You use such an amazing variety of types of photographers, that it is hard to pigeonhole Garden & Gun as having a particular style. How do you describe the visual aesthetic to people?

I like to work with a mix of national photographers and Southern-based talent in each issue and try to deliver the unexpected whether it’s for the front or back of the magazine or a feature.

It’s a balance between seasoned well-known shooters and up-and-coming photographers. We always strive for images that communicate a sense of place. Images that make you want to be there, in that moment. We like lots of natural light and rarely incorporate conceptual photography.

Walk us through a “typical” day at work.

Garden & Gun has a small staff so each component of photography and the overall process is very hands on. The magazine contains a wide variety of content so each day is filled with assignments ranging from Southern food and chefs, hunting and fishing, architecture and interiors, portraiture, music, you name it.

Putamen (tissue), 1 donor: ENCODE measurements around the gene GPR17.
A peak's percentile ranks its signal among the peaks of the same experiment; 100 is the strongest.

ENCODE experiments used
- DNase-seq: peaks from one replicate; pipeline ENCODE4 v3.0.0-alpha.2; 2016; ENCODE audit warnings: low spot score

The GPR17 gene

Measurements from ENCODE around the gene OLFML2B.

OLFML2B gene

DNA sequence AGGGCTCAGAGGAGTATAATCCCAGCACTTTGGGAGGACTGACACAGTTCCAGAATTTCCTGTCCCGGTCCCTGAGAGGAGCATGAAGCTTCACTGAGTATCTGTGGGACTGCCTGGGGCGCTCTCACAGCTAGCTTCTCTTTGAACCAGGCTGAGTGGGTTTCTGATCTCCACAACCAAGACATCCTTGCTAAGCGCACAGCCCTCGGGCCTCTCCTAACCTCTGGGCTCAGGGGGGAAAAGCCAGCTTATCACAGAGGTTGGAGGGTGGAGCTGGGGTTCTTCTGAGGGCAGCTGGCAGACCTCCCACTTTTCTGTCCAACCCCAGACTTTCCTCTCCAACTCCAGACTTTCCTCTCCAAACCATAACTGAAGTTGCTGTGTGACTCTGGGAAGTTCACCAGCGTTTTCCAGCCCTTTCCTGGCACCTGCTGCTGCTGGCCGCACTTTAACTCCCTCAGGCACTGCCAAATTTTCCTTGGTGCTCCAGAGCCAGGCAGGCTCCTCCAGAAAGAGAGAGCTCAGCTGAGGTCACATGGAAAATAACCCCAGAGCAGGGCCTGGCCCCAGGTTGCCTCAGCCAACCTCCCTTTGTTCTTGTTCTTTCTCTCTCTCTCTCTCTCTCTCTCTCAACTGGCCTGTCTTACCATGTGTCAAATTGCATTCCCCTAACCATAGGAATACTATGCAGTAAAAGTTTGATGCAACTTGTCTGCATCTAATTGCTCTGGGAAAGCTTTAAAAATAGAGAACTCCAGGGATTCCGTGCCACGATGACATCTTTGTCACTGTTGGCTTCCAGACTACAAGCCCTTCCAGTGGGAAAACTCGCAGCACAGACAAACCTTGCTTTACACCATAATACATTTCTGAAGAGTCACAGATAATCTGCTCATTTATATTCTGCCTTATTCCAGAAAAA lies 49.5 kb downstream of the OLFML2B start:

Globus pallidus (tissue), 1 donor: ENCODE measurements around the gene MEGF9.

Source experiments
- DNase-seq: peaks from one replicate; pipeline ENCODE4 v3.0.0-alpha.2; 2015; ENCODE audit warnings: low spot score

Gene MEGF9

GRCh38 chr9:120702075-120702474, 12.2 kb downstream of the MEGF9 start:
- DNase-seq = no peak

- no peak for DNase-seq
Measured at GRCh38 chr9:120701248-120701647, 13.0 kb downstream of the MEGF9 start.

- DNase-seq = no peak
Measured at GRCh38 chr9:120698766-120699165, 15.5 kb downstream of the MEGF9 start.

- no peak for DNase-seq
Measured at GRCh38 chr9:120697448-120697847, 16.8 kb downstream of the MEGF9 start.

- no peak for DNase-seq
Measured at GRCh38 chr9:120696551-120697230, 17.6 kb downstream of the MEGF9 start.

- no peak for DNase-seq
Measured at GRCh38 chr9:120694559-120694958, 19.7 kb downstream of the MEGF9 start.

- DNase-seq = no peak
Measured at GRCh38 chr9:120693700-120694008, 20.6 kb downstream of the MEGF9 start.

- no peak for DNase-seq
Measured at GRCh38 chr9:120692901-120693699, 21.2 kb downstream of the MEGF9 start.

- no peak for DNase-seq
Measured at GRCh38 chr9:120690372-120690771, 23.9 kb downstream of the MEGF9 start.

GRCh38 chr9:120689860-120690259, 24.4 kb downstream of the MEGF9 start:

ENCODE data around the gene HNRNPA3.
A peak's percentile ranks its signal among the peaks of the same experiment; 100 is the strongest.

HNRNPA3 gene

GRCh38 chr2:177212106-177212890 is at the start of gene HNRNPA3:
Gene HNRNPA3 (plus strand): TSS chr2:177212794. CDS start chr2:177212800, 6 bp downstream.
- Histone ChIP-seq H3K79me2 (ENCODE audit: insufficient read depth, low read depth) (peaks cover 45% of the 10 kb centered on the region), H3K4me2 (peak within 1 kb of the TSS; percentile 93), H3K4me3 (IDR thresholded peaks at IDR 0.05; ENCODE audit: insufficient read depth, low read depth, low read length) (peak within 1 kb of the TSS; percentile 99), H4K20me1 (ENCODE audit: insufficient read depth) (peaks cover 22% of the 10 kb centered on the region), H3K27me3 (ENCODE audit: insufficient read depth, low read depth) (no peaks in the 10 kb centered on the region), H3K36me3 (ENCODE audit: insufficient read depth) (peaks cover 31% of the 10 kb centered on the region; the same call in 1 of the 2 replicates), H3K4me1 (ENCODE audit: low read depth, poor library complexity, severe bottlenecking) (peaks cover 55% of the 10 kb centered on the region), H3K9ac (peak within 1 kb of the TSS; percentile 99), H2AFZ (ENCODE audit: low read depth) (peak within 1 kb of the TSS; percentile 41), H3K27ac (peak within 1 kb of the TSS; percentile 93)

The magazine covers a wide editorial range and incorporates a high/low mix of content. For example, a profile of actress Anna Camp or a new modern architectural project verses gritty and soulful juke joints or frogging in Louisiana. Every day is exciting and keeps me on my toes. I also like to set aside time each week to respond to inquiries, research photographer’s new work, etc.

How many print and email promotions do you receive in an average week? Have any stood out to you lately, enough to where you actually contacted the photographer?

I receive about 30 promos a week. Bryan Johnson sent me a promo that turned into an online photo essay for G&G. The content was perfect for us: http://gardenandgun.com/newsletter/spill-one-year-later.

When being promoted to, do you prefer print or email?

Both are great, so however the photographer is most comfortable showcasing their work. I’m old school and still love print. I continue to hold onto those real standout print promos. Witty design on quality paper with gorgeous photographs always excites me.

Do you have any pet peeves when it comes to the marketing materials photographers send you?